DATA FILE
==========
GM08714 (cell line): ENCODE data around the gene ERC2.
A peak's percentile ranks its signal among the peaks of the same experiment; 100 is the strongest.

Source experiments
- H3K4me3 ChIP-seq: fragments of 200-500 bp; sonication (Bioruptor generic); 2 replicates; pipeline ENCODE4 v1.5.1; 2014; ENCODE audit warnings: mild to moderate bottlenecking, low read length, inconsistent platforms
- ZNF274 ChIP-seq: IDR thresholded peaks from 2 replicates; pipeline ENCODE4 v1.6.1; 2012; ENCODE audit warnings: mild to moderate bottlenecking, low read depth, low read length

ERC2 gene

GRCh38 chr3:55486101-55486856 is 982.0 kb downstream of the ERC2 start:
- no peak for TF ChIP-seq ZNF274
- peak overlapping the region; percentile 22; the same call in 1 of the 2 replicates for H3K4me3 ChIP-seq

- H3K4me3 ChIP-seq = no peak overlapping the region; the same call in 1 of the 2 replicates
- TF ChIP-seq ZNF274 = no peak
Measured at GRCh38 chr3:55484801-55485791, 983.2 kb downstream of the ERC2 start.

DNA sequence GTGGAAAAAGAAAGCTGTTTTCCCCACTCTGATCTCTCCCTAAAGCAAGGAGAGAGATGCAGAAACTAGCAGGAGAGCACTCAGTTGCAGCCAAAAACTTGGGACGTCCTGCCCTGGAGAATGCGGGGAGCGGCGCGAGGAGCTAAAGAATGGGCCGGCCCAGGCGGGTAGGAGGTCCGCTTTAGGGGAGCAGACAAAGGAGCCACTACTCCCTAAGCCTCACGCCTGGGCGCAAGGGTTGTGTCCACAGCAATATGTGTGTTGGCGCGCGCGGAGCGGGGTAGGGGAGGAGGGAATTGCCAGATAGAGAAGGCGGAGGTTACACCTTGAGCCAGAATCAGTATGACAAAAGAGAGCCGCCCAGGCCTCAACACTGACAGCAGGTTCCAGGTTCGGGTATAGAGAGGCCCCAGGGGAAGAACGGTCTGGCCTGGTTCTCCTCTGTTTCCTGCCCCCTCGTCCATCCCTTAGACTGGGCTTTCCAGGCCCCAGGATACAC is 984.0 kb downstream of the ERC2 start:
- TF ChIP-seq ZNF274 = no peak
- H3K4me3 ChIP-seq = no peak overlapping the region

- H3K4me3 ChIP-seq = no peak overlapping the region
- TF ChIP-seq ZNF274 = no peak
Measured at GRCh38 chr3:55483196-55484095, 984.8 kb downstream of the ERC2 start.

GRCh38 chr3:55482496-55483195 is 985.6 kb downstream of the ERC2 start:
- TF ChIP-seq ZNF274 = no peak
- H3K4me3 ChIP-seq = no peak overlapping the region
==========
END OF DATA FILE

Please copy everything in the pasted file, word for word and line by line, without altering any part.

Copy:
GM08714 (cell line): ENCODE data around the gene ERC2.
A peak's percentile ranks its signal among the peaks of the same experiment; 100 is the strongest.

Source experiments
- H3K4me3 ChIP-seq: fragments of 200-500 bp; sonication (Bioruptor generic); 2 replicates; pipeline ENCODE4 v1.5.1; 2014; ENCODE audit warnings: mild to moderate bottlenecking, low read length, inconsistent platforms
- ZNF274 ChIP-seq: IDR thresholded peaks from 2 replicates; pipeline ENCODE4 v1.6.1; 2012; ENCODE audit warnings: mild to moderate bottlenecking, low read depth, low read length

ERC2 gene

GRCh38 chr3:55486101-55486856 is 982.0 kb downstream of the ERC2 start:
- no peak for TF ChIP-seq ZNF274
- peak overlapping the region; percentile 22; the same call in 1 of the 2 replicates for H3K4me3 ChIP-seq

- H3K4me3 ChIP-seq = no peak overlapping the region; the same call in 1 of the 2 replicates
- TF ChIP-seq ZNF274 = no peak
Measured at GRCh38 chr3:55484801-55485791, 983.2 kb downstream of the ERC2 start.

DNA sequence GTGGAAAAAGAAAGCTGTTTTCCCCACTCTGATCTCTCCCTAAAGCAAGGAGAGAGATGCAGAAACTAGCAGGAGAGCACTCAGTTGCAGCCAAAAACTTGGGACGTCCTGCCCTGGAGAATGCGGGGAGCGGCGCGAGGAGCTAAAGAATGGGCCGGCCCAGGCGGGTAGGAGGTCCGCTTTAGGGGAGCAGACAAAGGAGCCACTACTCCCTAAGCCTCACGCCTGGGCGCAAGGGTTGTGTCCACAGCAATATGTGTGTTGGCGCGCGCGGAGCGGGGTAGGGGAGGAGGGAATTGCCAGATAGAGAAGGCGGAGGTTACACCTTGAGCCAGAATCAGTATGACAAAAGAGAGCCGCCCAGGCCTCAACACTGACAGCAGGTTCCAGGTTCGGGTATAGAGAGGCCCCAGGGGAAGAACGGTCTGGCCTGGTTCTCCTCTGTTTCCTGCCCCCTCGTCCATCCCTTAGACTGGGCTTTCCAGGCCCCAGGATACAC is 984.0 kb downstream of the ERC2 start:
- TF ChIP-seq ZNF274 = no peak
- H3K4me3 ChIP-seq = no peak overlapping the region

- H3K4me3 ChIP-seq = no peak overlapping the region
- TF ChIP-seq ZNF274 = no peak
Measured at GRCh38 chr3:55483196-55484095, 984.8 kb downstream of the ERC2 start.

GRCh38 chr3:55482496-55483195 is 985.6 kb downstream of the ERC2 start:
- TF ChIP-seq ZNF274 = no peak
- H3K4me3 ChIP-seq = no peak overlapping the region